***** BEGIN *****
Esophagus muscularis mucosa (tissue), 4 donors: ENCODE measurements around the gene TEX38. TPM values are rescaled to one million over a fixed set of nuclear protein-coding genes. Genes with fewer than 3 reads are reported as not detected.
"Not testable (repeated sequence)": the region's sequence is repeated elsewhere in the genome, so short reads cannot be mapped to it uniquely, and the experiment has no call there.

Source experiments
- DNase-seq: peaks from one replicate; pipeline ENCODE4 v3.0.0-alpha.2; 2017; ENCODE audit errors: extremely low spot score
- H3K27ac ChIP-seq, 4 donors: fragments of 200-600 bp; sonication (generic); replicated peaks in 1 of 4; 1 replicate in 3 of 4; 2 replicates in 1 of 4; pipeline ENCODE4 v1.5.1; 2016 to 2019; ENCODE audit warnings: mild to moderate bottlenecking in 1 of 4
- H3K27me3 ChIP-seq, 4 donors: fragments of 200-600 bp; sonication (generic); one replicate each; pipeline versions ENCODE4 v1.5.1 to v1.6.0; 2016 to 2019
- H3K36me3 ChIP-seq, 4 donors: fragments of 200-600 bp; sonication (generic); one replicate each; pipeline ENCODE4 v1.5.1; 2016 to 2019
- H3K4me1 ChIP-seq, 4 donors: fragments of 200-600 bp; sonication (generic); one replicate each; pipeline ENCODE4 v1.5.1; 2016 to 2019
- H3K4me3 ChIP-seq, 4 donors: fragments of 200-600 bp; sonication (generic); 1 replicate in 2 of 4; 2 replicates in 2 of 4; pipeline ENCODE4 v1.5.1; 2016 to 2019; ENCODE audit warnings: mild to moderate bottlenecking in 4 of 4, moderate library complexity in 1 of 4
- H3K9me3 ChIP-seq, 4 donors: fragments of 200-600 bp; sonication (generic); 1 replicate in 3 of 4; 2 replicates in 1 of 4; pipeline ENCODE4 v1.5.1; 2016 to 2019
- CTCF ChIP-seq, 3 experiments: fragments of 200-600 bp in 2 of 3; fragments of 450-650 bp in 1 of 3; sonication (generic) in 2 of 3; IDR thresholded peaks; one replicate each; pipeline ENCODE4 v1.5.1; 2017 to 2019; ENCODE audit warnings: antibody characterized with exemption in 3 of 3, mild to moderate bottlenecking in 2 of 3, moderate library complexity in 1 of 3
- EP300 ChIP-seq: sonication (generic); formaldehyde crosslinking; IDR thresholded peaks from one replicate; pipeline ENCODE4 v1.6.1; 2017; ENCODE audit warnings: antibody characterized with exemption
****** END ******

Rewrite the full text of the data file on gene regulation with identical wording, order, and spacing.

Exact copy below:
Esophagus muscularis mucosa (tissue), 4 donors: ENCODE measurements around the gene TEX38. TPM values are rescaled to one million over a fixed set of nuclear protein-coding genes. Genes with fewer than 3 reads are reported as not detected.
"Not testable (repeated sequence)": the region's sequence is repeated elsewhere in the genome, so short reads cannot be mapped to it uniquely, and the experiment has no call there.

Source experiments
- DNase-seq: peaks from one replicate; pipeline ENCODE4 v3.0.0-alpha.2; 2017; ENCODE audit errors: extremely low spot score
- H3K27ac ChIP-seq, 4 donors: fragments of 200-600 bp; sonication (generic); replicated peaks in 1 of 4; 1 replicate in 3 of 4; 2 replicates in 1 of 4; pipeline ENCODE4 v1.5.1; 2016 to 2019; ENCODE audit warnings: mild to moderate bottlenecking in 1 of 4
- H3K27me3 ChIP-seq, 4 donors: fragments of 200-600 bp; sonication (generic); one replicate each; pipeline versions ENCODE4 v1.5.1 to v1.6.0; 2016 to 2019
- H3K36me3 ChIP-seq, 4 donors: fragments of 200-600 bp; sonication (generic); one replicate each; pipeline ENCODE4 v1.5.1; 2016 to 2019
- H3K4me1 ChIP-seq, 4 donors: fragments of 200-600 bp; sonication (generic); one replicate each; pipeline ENCODE4 v1.5.1; 2016 to 2019
- H3K4me3 ChIP-seq, 4 donors: fragments of 200-600 bp; sonication (generic); 1 replicate in 2 of 4; 2 replicates in 2 of 4; pipeline ENCODE4 v1.5.1; 2016 to 2019; ENCODE audit warnings: mild to moderate bottlenecking in 4 of 4, moderate library complexity in 1 of 4
- H3K9me3 ChIP-seq, 4 donors: fragments of 200-600 bp; sonication (generic); 1 replicate in 3 of 4; 2 replicates in 1 of 4; pipeline ENCODE4 v1.5.1; 2016 to 2019
- CTCF ChIP-seq, 3 experiments: fragments of 200-600 bp in 2 of 3; fragments of 450-650 bp in 1 of 3; sonication (generic) in 2 of 3; IDR thresholded peaks; one replicate each; pipeline ENCODE4 v1.5.1; 2017 to 2019; ENCODE audit warnings: antibody characterized with exemption in 3 of 3, mild to moderate bottlenecking in 2 of 3, moderate library complexity in 1 of 3
- EP300 ChIP-seq: sonication (generic); formaldehyde crosslinking; IDR thresholded peaks from one replicate; pipeline ENCODE4 v1.6.1; 2017; ENCODE audit warnings: antibody characterized with exemption